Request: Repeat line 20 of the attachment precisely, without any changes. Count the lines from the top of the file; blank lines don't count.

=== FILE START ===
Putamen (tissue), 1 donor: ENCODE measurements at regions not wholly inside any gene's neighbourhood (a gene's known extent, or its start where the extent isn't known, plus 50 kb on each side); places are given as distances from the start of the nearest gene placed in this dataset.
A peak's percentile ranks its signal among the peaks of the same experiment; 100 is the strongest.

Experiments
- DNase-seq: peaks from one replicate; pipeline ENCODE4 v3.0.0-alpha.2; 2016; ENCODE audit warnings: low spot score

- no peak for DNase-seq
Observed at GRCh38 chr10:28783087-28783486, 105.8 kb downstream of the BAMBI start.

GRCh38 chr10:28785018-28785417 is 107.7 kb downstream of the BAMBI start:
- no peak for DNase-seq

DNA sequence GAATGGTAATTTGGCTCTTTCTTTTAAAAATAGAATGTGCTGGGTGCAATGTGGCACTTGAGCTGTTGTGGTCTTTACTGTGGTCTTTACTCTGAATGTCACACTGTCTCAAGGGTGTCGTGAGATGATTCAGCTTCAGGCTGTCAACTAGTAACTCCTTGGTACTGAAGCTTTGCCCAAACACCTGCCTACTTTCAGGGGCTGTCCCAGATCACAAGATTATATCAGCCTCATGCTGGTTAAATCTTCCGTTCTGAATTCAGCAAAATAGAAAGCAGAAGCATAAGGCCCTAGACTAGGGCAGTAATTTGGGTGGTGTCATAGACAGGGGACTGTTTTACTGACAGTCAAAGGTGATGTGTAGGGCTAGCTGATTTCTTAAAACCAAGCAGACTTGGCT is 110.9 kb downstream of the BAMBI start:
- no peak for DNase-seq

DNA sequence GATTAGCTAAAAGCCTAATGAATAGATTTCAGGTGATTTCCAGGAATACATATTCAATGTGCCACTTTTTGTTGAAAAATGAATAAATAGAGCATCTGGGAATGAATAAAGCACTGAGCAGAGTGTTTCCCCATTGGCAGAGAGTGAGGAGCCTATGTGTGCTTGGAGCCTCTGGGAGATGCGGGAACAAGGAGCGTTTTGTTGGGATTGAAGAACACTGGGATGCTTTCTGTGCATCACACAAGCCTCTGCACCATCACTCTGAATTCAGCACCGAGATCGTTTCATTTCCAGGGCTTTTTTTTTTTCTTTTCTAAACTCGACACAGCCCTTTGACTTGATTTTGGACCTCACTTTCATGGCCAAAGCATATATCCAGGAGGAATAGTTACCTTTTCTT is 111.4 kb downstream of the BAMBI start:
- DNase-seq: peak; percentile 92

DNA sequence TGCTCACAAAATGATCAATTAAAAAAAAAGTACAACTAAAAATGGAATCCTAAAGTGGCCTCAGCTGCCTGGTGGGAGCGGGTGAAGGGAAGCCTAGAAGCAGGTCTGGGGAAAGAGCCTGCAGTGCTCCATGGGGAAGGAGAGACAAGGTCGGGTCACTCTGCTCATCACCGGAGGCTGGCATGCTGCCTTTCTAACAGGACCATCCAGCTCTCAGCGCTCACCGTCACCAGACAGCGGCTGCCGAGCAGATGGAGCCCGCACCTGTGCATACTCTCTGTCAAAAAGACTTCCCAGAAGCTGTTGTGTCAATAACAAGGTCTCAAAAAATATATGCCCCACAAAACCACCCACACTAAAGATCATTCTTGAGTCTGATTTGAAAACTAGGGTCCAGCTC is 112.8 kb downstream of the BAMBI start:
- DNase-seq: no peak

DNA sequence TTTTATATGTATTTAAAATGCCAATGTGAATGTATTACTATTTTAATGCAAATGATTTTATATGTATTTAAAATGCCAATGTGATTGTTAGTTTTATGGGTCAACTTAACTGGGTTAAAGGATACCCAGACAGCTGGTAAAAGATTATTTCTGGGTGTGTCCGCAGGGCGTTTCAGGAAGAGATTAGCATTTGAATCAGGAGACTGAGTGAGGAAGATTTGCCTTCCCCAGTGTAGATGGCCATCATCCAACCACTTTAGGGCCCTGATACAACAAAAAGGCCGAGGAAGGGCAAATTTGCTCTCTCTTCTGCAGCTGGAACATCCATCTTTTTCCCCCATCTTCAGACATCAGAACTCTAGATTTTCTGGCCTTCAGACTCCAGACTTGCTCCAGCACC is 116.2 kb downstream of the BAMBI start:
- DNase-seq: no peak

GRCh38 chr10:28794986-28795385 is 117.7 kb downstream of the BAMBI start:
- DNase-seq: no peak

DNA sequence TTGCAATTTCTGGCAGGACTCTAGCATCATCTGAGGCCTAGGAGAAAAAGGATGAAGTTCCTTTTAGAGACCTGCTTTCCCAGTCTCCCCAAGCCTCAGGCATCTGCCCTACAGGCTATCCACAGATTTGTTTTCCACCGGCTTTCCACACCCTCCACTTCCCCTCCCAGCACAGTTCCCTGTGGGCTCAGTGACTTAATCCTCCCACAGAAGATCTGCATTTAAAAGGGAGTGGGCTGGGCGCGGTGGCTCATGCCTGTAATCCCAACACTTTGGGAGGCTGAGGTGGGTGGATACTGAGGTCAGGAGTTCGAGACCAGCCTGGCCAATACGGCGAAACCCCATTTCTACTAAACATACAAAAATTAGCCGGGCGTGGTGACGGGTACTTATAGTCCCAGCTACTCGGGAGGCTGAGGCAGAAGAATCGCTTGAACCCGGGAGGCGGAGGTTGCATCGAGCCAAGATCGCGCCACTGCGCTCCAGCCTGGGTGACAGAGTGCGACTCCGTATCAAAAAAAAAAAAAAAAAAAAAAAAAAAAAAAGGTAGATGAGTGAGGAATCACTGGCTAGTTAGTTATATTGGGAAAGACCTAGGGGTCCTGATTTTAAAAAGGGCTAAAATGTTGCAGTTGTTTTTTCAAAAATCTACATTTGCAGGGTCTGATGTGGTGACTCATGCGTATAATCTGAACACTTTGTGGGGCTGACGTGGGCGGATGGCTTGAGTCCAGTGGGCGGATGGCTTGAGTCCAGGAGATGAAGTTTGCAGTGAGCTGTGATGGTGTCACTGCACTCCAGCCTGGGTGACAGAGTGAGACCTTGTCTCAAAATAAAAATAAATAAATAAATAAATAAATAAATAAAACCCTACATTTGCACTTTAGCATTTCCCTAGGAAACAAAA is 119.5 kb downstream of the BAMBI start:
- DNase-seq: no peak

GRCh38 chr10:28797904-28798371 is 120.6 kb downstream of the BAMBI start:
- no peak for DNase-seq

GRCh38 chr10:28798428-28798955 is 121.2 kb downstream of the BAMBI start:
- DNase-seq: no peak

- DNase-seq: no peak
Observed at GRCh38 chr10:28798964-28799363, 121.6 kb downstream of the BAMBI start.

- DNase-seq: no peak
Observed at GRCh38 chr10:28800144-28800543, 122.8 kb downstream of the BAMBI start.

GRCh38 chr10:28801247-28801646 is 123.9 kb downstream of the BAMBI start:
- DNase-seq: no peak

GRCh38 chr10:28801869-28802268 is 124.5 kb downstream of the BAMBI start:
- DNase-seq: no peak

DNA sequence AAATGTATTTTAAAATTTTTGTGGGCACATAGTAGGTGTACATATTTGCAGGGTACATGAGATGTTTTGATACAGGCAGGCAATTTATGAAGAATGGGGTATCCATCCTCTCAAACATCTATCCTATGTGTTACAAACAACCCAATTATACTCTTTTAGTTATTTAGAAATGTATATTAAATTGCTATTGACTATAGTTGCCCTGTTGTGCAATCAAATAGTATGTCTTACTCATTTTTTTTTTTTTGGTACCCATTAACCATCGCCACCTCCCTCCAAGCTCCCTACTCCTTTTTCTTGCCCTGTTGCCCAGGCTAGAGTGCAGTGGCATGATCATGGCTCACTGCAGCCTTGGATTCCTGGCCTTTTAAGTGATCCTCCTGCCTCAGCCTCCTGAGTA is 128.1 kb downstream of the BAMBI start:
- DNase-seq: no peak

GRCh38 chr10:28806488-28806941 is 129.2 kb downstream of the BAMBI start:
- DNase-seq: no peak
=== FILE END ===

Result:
- DNase-seq: no peak